Hey. Thank you very much. Glenn, I wanted to follow-up on your last comment about the market share gains and the consistency you’ve had overtime. So if I look back on an annual basis, let’s call it something in the 10 to 15 basis points per year has been the trajectory. So I guess my question is, where you guys sit today in terms of market share and that trajectory in the past, is that where you would have envisioned the business to be today if we were to say, go back five years and talk about the future? And going forward, are there specific factors we should be thinking about to potentially accelerate that growth, whether it’s web traffic conversion, number of agents I think it would be helpful for you to talk through kind of the potential drivers that could actually post stronger incremental share gains going forward? Thank you.
Sure. Well, first of all, we never promised you a Rose Garden on market share. We promised you solid sequential growth. I’ve been asked so many times on these calls by you and by the media about whether we can do better than 10 to 15 basis points of share gain. And I’ve always said, maybe, but right now, what we see is 10 to 15 basis points a share. The prospect of accelerating that is tantalizing to us, and it’s what we’re investing in by lowering customer loads on our agents.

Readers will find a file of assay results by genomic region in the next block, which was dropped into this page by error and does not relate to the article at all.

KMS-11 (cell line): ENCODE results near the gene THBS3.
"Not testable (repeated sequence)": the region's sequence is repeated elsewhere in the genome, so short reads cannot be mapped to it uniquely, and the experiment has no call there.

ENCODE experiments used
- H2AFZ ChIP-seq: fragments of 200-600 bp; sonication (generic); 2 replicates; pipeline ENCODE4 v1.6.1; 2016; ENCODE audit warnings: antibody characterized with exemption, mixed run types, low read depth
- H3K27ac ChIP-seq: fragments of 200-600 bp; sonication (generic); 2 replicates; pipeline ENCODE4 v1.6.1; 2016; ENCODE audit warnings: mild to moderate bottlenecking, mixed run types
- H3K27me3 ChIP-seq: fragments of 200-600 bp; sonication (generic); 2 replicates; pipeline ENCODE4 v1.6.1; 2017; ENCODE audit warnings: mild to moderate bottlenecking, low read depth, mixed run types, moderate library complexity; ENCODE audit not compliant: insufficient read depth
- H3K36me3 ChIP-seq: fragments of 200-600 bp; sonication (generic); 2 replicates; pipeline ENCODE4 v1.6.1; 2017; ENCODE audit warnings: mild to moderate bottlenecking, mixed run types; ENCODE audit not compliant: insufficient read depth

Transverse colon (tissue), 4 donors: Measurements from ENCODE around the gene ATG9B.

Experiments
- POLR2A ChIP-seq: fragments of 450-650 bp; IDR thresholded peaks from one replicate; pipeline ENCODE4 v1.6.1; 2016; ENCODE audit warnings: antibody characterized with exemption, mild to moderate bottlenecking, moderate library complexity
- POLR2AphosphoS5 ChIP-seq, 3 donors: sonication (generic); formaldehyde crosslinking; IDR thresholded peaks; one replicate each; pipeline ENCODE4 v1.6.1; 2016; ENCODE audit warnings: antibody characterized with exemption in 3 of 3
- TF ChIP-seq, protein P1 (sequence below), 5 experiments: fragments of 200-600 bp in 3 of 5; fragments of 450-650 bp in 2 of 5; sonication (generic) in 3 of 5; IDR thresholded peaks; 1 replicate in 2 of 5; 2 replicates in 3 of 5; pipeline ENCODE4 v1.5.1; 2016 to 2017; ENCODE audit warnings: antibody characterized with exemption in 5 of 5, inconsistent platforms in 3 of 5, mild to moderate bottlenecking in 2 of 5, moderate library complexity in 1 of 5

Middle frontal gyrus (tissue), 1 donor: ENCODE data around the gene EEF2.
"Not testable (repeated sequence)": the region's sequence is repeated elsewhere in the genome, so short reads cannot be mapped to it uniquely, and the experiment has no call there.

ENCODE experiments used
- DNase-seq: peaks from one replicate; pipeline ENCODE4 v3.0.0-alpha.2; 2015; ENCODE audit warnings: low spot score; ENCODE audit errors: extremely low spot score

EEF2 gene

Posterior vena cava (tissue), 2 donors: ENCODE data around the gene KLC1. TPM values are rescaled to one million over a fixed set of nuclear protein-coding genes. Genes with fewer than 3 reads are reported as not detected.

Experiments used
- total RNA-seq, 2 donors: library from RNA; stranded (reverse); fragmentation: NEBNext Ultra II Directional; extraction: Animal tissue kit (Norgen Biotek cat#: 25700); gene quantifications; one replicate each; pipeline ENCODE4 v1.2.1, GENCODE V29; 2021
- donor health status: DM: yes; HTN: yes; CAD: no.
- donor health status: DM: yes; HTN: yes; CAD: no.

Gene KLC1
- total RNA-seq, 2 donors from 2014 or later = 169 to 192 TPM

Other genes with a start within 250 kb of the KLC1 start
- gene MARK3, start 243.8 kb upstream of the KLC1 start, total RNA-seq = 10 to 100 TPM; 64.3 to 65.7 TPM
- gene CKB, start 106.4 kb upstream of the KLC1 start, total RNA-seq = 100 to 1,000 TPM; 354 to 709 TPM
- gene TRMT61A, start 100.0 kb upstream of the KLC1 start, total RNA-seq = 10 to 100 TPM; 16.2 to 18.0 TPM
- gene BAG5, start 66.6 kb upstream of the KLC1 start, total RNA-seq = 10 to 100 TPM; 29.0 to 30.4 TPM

Adam Weiner, who now runs the brokerage as our Chief Growth Officer. He is an analytical beast and also an inspirational figure. We are excited to have him in that role because he has a growth mindset, we are in patient with 10 to 15 basis points of share. I’m not promising that we can deliver that in the first or the second quarter of this year. But as we get the benefit from lowering the number of customers each agent supports, we should be able to take more share by driving improved customer success rates. The problem Redfin has had has never been that we can’t get people to try our service, folks love clicking the button to see a home in a moment’s notice. We just have to pull through on the sales execution. And the second lever here where the brokerage can become not just a fulfillment service but a true engine of growth is this idea that we can build our loyalty business.
Our principal agents, the senior most agents at Redfin’s are, in some ways, these hybrid agents where they are still handling demand from the website, but about half of their business comes from loyal customers they serve in years past. So in past prints, we have talked about the increasing contribution from loyal customers. And so if you’re getting the same amount of demand from the website, but closing it at a higher rate and you’re having an increase in proportion of sales come from loyal customers that is going to take its toll. And when you add to that, increasingly effective media campaigns at higher dollar amounts in 2020, we paused the campaign, 2021 was the first year and two years that we’ve really been running significant media, all of that should lead to higher gains.
We don’t see that in the first or the second quarter. We know it’s going to be a wild ride. But long term, we want to take more share than just 10 to 15 basis points a year, and that’s something I wasn’t talking two or three years ago.